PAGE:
Receiving abuse, particularly online, is a very unfortunate part of being an MP and as a Black woman, Taiwo knows this all too well. She emphasises the importance of having a supportive team around you if you do decide to run for parliament, both in your personal and professional life. “I’m so lucky to have so many supportive MPs within the Labour Party and a strong sisterhood who are always supportive who I can lean on for advice and ask questions – no questions are silly.”

Taiwo also explains the importance of self-esteem, too. “I felt like it was important when I chose to stand and that I knew my worth. I knew my vision. I knew I wanted to stand and I just went for it.”

Remember that it’s never too late in life to become an MP

Although there are some people who know they want to get into politics from a young age, this is increasingly rare for MPs and it’s totally okay to decide you would like a career in politics later in life, even if you have no prior experience that you believe to be relevant.

“The average age of an MP is actually about 50,” Taiwo says. “Some of my colleagues that have done the switch later on in life felt like they’d had the time and the encouragement to use their voice and have their voice encouraged.”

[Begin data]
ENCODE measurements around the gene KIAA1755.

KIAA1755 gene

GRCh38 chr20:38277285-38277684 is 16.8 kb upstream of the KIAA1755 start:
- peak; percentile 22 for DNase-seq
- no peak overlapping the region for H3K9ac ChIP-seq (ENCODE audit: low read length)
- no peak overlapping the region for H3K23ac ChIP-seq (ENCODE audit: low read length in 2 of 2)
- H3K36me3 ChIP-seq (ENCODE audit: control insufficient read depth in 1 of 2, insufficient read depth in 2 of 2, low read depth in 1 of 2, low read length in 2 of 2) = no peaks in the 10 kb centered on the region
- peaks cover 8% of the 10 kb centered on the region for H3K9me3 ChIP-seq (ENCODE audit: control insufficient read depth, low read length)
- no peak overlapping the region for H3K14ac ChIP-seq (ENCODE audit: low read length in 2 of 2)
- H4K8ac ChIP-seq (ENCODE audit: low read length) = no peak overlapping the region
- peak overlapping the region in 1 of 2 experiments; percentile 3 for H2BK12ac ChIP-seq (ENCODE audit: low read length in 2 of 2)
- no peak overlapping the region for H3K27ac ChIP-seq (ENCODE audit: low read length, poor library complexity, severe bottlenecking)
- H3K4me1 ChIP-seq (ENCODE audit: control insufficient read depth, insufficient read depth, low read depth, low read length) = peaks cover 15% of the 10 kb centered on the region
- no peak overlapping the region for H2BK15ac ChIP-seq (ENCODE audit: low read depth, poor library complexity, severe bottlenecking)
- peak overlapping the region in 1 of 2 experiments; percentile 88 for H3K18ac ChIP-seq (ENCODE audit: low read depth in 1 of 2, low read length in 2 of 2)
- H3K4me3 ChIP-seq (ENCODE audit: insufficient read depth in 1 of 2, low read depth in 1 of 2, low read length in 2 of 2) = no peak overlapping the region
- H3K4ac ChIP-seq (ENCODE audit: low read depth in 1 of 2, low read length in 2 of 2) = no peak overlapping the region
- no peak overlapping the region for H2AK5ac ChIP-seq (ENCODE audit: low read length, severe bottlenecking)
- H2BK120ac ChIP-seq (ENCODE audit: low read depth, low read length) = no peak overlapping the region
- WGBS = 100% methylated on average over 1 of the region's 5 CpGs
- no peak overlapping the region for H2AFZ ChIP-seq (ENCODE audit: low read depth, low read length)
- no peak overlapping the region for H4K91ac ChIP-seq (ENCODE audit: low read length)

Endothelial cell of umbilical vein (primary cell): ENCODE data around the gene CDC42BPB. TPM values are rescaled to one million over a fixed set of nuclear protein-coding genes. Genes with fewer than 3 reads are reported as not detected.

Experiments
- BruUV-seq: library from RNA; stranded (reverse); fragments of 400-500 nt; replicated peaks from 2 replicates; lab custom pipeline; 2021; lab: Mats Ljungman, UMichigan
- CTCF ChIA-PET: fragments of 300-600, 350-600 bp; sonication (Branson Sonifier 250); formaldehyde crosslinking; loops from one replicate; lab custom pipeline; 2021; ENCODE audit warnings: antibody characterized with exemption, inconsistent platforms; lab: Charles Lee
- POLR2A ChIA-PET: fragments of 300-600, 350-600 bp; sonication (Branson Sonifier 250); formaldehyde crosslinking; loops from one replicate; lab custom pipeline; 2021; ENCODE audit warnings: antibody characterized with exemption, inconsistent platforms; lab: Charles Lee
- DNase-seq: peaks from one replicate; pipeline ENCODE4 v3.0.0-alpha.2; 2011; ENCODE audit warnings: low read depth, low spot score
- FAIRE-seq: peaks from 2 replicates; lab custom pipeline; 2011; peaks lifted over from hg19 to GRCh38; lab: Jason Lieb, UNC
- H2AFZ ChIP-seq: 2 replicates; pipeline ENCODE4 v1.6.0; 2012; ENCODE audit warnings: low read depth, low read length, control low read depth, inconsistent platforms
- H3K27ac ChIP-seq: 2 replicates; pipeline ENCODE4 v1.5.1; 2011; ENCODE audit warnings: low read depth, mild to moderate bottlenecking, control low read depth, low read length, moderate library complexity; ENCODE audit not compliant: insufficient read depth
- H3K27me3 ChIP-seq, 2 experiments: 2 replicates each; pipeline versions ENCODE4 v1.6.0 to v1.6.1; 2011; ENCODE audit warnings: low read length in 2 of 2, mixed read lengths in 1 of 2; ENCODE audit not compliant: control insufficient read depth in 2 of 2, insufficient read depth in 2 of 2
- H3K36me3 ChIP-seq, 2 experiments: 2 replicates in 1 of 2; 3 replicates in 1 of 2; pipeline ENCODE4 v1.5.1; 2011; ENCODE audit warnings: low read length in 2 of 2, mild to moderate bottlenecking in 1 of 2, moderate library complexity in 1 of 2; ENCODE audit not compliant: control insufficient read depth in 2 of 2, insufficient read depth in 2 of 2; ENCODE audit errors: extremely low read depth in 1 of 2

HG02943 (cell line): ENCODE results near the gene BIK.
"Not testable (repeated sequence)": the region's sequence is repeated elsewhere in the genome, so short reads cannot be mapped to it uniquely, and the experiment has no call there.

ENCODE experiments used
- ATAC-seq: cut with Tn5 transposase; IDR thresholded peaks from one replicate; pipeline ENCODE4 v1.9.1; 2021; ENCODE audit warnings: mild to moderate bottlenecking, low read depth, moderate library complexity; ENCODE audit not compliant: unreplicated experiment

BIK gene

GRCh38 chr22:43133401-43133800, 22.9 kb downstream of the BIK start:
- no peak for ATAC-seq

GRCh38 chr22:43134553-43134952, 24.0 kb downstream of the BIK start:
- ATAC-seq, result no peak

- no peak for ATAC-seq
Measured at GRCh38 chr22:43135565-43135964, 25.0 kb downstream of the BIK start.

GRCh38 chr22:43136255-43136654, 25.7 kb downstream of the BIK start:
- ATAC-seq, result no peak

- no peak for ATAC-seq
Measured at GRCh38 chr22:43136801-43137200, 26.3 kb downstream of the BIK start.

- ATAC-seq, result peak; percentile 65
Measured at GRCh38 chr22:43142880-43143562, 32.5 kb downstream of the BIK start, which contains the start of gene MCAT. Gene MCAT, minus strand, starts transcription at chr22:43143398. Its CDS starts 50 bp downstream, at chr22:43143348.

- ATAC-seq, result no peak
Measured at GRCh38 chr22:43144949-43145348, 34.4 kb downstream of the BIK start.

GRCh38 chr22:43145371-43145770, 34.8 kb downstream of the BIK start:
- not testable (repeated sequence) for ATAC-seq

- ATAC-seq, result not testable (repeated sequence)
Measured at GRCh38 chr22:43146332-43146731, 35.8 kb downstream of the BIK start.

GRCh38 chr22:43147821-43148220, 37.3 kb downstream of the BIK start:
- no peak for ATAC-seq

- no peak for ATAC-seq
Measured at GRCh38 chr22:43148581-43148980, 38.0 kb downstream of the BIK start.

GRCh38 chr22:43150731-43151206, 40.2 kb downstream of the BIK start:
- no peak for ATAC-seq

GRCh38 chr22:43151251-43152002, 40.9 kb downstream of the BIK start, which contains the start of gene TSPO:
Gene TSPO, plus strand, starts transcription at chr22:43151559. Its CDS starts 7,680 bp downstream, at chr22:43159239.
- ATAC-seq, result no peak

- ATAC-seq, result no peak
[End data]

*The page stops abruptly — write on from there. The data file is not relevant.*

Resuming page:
“It’s really important that you never second guess yourself,” is Taiwo’s advice. “I think for far too long, women’s voices have not been heard so I would love to see more women in Parliament.”

The basic steps to becoming an MP, summarised

All that information might seem a little overwhelming, so here are the basic steps you need to follow in order to become an MP:

  • Choose your political party – do some research online and attend meetings if you’re unsure which party to choose.
  • Join your political party of choice and get involved with local campaigning and volunteering.
  • Find a vacant seat where a parliamentary candidate has not yet been elected – if you’re a member of a political party, they should have a newsletter or a web page with this information.
  • If you are elected as the parliamentary candidate, discuss your options in terms of continuing work with your employer and your political party.
  • Then it’s time to start campaigning! If you get this far, make sure to look after yourself by putting a great support network in place in both your personal and professional life.

Recommended resources to help you launch your career in politics

  • The Parliament Project (a non-partisan campaign working to motivate, support and equip women to run for political office in the UK)
  • 50:50 (a campaign that works to get more women elected into parliament)
  • Fabian Society (a think tank and membership network for people interested in left-wing politics)
  • Labour careers information and opportunities
  • Taiwo Owatemi MP

    Taiwo Owatemi – how to become an MP

    Taiwo Owatemi is the Labour MP for Coventry North West and she has been an MP since 12 December 2019. She is a member of the International Trade Committee and the Health and Social Care Committee and is known, amongst other things, for her contribution to the Free School Meals campaign in 2020.